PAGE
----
Statue of Buddhas could be the next national treasure

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Statue of Buddhas could be the next national treasure


The Statue of Standing Tri-Loka Buddhas was unveiled yesterday in Seoul. The statue was found in Gyeongju in 1965. By Baik Sung-ho

A Buddhist statue that experts consider equivalent to a national treasure is finally seeing the light of day - 1,300 years after its creation and more than 40 years after its discovery.
The statue was unveiled Thursday at a restaurant in downtown Seoul to a group of cultural property experts by Yang Eun-yong, a professor of Buddhist history at Won-kwang University.
Yang has been studying the discovery for the last six years.
“The statue’s inscription has the exact date of manufacture as it reads ‘On April 5 in the third year of Kai Yuan of Tang Dynasty, Yoo-Geo made a stone statue of Tri-Loka Buddhas for respectful father,’ meaning it was made in 715 A.D.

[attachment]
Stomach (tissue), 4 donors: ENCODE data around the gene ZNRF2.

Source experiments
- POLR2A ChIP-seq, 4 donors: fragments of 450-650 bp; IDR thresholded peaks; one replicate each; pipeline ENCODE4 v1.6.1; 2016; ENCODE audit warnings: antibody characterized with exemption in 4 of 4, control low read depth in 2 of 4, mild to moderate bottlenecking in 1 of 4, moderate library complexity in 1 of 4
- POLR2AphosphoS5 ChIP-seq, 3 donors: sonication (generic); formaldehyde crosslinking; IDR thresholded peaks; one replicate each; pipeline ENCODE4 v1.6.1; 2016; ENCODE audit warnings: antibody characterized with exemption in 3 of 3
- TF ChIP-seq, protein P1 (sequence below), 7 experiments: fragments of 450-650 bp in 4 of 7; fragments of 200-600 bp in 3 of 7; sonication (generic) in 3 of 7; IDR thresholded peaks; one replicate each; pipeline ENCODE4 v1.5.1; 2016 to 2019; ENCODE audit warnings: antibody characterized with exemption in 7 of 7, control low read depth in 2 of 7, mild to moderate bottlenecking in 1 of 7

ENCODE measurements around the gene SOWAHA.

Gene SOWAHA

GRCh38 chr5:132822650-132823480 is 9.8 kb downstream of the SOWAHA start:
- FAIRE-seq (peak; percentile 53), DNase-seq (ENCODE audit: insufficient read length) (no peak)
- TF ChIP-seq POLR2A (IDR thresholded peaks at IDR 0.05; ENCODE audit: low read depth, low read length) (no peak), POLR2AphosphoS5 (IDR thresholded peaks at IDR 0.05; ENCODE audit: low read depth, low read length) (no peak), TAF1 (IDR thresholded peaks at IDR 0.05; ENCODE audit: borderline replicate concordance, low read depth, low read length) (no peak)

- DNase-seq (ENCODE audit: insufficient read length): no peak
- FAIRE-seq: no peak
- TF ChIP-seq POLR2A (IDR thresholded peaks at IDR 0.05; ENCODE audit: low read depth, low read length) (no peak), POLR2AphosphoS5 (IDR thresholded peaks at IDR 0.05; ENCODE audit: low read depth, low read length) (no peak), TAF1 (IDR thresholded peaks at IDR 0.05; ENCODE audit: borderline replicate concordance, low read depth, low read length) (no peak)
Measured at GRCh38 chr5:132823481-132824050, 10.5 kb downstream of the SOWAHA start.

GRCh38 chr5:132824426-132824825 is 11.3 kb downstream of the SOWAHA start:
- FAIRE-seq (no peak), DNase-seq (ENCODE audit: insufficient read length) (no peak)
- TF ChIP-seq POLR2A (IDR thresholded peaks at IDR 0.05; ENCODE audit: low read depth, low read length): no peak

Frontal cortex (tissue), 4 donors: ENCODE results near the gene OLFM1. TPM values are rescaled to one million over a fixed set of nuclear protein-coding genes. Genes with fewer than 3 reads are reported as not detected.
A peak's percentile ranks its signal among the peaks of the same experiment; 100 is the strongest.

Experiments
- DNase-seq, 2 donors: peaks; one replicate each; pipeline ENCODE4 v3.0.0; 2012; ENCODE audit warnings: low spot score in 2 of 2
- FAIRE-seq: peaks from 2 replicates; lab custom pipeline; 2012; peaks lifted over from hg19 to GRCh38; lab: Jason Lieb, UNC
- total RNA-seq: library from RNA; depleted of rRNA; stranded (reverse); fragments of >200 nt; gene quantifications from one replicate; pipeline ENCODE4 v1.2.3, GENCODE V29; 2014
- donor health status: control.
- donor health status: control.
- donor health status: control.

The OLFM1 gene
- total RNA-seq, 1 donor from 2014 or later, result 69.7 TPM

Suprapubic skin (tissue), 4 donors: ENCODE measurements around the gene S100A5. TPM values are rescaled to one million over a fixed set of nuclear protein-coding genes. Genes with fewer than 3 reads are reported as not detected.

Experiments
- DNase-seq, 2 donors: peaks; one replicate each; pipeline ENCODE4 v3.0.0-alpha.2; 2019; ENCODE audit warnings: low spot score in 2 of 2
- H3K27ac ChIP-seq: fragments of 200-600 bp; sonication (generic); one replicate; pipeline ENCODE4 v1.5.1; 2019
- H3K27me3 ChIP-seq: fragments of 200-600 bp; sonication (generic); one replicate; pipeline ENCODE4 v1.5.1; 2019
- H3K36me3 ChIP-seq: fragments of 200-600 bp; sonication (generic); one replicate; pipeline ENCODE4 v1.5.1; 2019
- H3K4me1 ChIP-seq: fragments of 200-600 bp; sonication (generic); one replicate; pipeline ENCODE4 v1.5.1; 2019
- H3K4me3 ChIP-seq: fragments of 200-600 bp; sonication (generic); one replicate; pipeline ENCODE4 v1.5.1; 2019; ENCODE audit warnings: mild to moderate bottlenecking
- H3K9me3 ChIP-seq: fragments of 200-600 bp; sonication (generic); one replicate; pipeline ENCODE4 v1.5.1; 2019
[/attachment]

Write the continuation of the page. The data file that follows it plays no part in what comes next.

“This helped me ascertain its authenticity as well as study the style of Buddhist statues from that period,” Yang said.
The official name of the statue is the Statue of Standing Tri-Loka Buddhas in One Stone of Unified Silla.
The 42.6-centimeter (16.8-inch) high carving has three standing marble Buddha images representing the past, present and future existences.
The middle one holds a yeouiju (dragon ball) in its right hand.

“Buddha statues made of marble are scarce in Korea. The recent find is typical Korean Buddhist as the three Buddhas all have protruding eyes and gentle and friendly smiles on their faces. It stands in comparison with a national treasure,” said Jeong Young-ho, the head curator of the Dankook University Museum.
“The stains still in every corner of the statue prove that it is age-old. And its typical Three Kingdoms age style and handwritten inscription tell us it can’t be a fake,” said Jeong Myung-ho, a former expert advisor to the Cultural Heritage Administration.
The statue was found in 1965 by a farmer growing vegetables next to the road from Bulguksa, a famous temple in Gyeongju, to Seokguram Grotto, which contains a 3.5 meter (11.5 feet) granite carving of Buddha.
But the farmer kept the discovery private. After his death, the statue was left to his son.
“I came upon this statue by chance and when I first saw it, it moved me to tears. Then the owner suggested that I study it. Now that it is seeing the light of day, I find the six years I spent studying it to have been worthwhile,” said Yang.

By Baik Sung-ho JoongAng Ilbo[]
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